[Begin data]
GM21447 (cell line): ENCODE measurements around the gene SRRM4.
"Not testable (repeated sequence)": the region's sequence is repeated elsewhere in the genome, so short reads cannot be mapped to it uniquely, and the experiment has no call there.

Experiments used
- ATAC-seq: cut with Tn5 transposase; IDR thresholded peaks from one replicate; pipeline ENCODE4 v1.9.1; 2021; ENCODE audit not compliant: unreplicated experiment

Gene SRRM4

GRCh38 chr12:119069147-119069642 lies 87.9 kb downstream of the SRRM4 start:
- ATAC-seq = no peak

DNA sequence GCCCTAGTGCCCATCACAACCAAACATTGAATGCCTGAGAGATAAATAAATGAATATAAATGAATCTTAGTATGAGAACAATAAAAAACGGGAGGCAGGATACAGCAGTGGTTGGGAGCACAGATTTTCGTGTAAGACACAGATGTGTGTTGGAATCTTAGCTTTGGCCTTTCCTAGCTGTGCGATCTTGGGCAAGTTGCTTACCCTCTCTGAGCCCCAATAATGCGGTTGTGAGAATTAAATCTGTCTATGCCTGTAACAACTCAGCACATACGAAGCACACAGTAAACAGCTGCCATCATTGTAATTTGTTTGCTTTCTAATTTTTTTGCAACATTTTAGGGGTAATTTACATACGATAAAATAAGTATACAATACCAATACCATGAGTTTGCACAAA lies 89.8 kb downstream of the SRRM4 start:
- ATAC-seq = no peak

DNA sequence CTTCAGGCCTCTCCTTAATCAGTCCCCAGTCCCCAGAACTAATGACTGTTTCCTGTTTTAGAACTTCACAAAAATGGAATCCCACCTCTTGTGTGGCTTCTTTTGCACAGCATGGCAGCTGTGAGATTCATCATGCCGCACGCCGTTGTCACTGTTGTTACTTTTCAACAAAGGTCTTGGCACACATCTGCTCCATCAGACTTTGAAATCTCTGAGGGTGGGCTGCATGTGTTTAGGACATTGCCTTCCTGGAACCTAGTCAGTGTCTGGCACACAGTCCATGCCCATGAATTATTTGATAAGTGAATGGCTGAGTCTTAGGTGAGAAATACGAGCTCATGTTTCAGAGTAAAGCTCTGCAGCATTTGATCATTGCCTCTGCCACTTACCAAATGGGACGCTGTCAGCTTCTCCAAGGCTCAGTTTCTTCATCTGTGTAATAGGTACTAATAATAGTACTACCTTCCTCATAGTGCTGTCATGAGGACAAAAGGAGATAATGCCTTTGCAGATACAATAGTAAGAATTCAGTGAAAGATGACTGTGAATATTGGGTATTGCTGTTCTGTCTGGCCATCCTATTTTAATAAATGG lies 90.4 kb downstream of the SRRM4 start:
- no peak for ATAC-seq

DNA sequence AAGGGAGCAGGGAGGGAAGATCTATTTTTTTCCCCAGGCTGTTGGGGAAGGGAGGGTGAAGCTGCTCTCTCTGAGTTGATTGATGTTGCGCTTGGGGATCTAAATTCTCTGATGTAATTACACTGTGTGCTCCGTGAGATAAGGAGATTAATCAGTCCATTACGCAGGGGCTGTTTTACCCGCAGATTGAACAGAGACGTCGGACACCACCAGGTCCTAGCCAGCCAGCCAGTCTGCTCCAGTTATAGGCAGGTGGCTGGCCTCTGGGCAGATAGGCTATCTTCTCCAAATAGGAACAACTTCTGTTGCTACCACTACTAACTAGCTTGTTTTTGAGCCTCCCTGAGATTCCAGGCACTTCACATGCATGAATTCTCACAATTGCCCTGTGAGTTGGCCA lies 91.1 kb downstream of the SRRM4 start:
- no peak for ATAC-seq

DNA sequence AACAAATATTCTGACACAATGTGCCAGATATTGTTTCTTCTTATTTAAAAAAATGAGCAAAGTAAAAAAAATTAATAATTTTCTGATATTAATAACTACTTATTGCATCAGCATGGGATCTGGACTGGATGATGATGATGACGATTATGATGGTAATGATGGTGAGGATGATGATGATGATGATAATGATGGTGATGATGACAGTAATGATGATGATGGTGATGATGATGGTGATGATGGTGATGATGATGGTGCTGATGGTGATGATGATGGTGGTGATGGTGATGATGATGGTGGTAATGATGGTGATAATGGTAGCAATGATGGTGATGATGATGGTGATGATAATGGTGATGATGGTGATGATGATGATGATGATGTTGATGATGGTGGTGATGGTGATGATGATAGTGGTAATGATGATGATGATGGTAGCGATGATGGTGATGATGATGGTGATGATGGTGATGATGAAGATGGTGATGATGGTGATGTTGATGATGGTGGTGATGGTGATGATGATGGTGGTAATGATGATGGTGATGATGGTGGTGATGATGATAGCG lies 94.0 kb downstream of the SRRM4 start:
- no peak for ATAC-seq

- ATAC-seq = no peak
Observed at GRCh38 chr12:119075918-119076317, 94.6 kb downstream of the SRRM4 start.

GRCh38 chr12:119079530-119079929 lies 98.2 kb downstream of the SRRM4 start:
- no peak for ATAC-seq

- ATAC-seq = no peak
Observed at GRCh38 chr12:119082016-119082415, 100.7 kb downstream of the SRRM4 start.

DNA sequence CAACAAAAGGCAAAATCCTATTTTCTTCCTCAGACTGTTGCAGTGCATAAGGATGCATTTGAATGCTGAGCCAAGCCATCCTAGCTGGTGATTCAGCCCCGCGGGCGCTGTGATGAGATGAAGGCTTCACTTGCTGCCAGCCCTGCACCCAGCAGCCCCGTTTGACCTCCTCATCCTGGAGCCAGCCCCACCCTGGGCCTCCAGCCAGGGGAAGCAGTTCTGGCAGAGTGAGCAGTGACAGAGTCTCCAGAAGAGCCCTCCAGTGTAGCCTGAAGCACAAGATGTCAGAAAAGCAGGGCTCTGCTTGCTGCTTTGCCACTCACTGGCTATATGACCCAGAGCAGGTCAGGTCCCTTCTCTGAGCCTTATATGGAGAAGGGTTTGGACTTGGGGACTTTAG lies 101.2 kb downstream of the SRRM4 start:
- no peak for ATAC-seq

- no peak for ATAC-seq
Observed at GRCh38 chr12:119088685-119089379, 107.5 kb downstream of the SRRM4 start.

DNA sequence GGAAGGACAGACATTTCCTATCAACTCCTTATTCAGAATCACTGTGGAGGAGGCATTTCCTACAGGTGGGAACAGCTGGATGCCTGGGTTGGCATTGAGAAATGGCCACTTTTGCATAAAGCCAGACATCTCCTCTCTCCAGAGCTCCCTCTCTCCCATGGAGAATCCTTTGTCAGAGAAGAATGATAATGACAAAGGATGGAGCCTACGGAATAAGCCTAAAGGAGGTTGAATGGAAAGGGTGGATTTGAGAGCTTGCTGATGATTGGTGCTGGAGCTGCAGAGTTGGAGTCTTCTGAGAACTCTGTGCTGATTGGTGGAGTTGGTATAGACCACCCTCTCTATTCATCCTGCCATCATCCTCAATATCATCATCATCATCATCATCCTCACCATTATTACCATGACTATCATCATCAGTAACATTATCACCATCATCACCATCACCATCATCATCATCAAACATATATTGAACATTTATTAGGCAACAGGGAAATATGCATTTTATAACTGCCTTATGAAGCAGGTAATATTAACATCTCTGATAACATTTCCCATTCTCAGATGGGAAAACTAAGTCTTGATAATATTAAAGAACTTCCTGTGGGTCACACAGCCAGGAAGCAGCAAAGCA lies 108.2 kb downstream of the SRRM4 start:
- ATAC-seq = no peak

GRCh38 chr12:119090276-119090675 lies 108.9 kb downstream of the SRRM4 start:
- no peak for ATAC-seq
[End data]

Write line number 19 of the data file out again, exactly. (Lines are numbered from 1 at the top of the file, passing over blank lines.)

- no peak for ATAC-seq